Rear Adm. Stephen Evans, left, commander of Carrier Strike Group (CSG) 2 and Rear Adm. Sara A. Joyner, right, take a tour of the aircraft carrier USS George H.W. Bush (CVN-77) on Aug. 26, 2019. US Navy Photo
The following post has been updated to correct the name of a submarine referred to in the story. On Friday, Vice Adm. Tom Moore referred to attack submarine USS Asheville (SSN-758) not USS Nashville.
The heads of the Navy’s ship maintenance efforts want to get destroyer work back on track using new data tools and an under-development predictive schedule to prevent another major backlog in repair work. Read More
USS Greeneville (SSN-772) sits atop blocks in Dry Dock #1 at the Pearl Harbor Naval Shipyard and Intermediate Maintenance Facility, Pearl Harbor, Hawaii, on Feb. 21, 2001. DoD photo.
As the Navy grapples with current backlogs of work at public maintenance yards and finalizes its longer-term plans for fleet maintenance, some lawmakers are pushing the Navy to send more attack submarine maintenance work to private shipbuilders. Read More
USS Dwight D. Eisenhower (CVN-69) prepares to pull into Norfolk Naval Shipyard in Portsmouth, Va. in 2017. US Navy Photo
CAPITOL HILL – Maintenance backlogs continue to plague the Navy’s surface ship and attack submarine readiness, with the service losing the equivalent of 17 ships for operational tasking this year due to delays in getting repairs, according to an analysis from the Government Accountability Office. Read More
Los Angeles-class attack submarine USS Helena (SSN-725) arrives at Norfolk Naval Shipyard for a high-priority docking continuous maintenance availability on Aug. 20, 2015. US Navy Photo
Delays in maintenance have resulted in at least 1,891 lost operational days for the U.S. attack submarine fleet and cost the Navy about $1.5 billion to support boats that can’t go to sea, according to a Monday report from the Government Accountability Office. Read More
The following is the Nov. 19, 2018 Government Accountability Office report, Navy Readiness: Actions Needed to Address Costly Maintenance Delays Facing the Attack Submarine Fleet. Read More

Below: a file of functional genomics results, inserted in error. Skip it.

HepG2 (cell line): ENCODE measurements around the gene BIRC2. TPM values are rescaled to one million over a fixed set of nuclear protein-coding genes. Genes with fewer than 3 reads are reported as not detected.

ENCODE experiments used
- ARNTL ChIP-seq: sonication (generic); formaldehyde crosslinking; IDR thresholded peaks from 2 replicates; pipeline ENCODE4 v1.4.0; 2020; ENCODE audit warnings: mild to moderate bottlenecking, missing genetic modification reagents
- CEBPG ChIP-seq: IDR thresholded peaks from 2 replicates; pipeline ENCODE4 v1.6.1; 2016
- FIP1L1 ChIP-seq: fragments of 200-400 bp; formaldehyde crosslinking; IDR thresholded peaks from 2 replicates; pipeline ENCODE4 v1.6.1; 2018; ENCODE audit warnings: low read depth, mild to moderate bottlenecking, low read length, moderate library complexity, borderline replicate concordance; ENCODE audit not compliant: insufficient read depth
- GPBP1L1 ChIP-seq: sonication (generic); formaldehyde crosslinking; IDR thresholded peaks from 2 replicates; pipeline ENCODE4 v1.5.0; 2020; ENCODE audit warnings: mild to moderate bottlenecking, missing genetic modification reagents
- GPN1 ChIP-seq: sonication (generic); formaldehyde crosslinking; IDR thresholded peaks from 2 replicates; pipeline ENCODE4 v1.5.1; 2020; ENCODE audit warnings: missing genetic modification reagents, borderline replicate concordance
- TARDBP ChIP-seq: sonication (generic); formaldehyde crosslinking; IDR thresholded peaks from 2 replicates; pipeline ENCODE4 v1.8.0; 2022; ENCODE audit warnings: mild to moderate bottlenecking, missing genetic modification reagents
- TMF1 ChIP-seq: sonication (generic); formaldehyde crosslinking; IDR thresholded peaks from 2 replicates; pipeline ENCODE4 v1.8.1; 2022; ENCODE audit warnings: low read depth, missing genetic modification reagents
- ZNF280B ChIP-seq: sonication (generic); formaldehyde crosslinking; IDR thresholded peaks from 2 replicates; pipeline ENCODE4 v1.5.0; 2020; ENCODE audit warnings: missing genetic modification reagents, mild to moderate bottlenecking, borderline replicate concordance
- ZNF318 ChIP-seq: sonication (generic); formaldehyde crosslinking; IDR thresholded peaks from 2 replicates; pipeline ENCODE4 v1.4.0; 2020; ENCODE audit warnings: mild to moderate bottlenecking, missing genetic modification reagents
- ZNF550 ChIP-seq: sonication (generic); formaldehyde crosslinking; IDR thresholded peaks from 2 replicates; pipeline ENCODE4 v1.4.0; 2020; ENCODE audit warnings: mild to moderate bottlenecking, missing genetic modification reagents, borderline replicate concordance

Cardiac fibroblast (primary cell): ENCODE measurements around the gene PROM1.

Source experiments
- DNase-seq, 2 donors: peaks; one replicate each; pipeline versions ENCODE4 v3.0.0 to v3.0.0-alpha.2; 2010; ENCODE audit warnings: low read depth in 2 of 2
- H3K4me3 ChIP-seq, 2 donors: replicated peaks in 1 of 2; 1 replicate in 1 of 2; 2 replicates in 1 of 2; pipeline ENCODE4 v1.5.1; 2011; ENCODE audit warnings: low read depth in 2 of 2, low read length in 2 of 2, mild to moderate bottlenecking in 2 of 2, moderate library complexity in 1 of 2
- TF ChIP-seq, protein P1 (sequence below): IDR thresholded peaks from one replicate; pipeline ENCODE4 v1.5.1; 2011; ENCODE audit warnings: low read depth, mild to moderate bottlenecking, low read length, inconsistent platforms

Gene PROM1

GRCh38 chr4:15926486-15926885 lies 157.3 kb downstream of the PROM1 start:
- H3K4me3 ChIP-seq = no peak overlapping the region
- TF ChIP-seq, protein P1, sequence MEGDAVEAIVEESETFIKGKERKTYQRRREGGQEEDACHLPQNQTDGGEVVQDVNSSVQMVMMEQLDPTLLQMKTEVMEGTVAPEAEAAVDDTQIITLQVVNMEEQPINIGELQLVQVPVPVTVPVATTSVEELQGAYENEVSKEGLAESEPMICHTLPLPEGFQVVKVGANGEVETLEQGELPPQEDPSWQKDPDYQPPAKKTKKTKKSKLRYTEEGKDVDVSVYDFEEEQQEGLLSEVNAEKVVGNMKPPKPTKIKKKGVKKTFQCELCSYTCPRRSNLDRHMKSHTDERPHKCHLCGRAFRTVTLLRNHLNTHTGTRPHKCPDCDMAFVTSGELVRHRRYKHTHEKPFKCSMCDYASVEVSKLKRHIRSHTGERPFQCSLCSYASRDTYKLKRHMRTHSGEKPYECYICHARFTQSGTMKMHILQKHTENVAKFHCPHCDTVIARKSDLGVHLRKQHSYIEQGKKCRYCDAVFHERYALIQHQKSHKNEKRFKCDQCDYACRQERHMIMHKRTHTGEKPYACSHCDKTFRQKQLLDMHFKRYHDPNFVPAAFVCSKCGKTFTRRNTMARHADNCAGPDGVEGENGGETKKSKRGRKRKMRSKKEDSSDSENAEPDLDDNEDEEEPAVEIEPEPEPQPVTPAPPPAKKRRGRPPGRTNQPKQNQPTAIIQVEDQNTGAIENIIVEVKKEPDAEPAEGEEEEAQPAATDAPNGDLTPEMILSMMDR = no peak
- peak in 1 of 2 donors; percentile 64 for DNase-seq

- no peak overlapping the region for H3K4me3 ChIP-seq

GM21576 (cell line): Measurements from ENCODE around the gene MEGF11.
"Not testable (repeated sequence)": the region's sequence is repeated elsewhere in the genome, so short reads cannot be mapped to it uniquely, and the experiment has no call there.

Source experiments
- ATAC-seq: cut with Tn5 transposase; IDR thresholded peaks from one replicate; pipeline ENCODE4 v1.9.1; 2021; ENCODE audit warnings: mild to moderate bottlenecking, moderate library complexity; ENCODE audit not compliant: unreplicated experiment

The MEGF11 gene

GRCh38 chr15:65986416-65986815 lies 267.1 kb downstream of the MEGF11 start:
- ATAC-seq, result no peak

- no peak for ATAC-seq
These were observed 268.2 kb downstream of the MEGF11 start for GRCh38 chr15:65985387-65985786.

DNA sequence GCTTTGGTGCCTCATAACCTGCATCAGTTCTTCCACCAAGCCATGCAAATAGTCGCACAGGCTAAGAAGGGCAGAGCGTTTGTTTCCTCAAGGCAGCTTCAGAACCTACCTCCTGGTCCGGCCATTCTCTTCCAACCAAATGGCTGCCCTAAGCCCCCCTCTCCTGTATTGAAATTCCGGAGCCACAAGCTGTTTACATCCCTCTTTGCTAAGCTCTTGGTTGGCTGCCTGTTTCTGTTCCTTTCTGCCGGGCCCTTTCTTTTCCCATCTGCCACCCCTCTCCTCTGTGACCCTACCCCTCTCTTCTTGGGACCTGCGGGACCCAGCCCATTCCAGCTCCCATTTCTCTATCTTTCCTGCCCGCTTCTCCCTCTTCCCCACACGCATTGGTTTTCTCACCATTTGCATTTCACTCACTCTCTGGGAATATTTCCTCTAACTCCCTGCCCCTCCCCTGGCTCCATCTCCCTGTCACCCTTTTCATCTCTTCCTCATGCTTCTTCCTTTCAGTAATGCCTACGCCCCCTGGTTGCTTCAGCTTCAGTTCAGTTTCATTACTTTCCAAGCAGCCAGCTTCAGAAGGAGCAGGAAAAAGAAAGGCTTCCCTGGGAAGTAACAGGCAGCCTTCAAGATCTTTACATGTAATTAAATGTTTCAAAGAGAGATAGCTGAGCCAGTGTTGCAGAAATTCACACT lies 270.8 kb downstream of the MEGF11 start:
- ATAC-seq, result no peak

USS Greeneville (SSN-772) sits atop blocks in Dry Dock #1 at the Pearl Harbor Naval Shipyard and Intermediate Maintenance Facility, Pearl Harbor, Hawaii, on Feb. 21, 2001. The Los Angeles class attack submarine is dry-docked to assess the damage and perform necessary repairs following a Feb. 9 collision at sea with the Japanese fishing vessel Ehime Maru off the coast of Honolulu, Hawaii. DoD Photo
CAPITOL HILL – Two attack submarines sent to private shipyards for routine maintenance availabilities are running a few months behind schedule. But the Navy hopes that using these new-construction yards for sub-maintenance on a regular basis will help them become reliable providers of on-time maintenance. Read More
USNI News polled its writers, naval analysts and service members on what they consider the most important military and maritime stories in 2017.
The following is part of a series. Please also see Top Stories: International Acquisition, Navy Operations, Marine Corps Operations, Marine Corps and Coast Guard Acquisition, International Operations and New Administration.
2017 began with the promise of planning for a larger fleet: at the end of 2016, the Navy announced a 355-ship requirement, and the incoming Trump Administration expressed its support for a larger military and a heftier Navy. Few concrete steps were taken this year, though, to begin a buildup – though many programs that will be pivotal to the 355-ship fleet of the future reached significant programmatic milestones in 2017.
The Los Angeles-class attack submarine USS Boise (SSN 764) enters Souda Bay, Greece, during a scheduled port visit on Dec. 23, 2014. US Navy photo.
Last week’s 2018 budget request lays the groundwork to get attack submarine USS Boise (SSN-764) into an overdue maintenance availability in 2019, with a private shipyard taking over the maintenance effort to get the sub out of its two-year holding pattern. Read More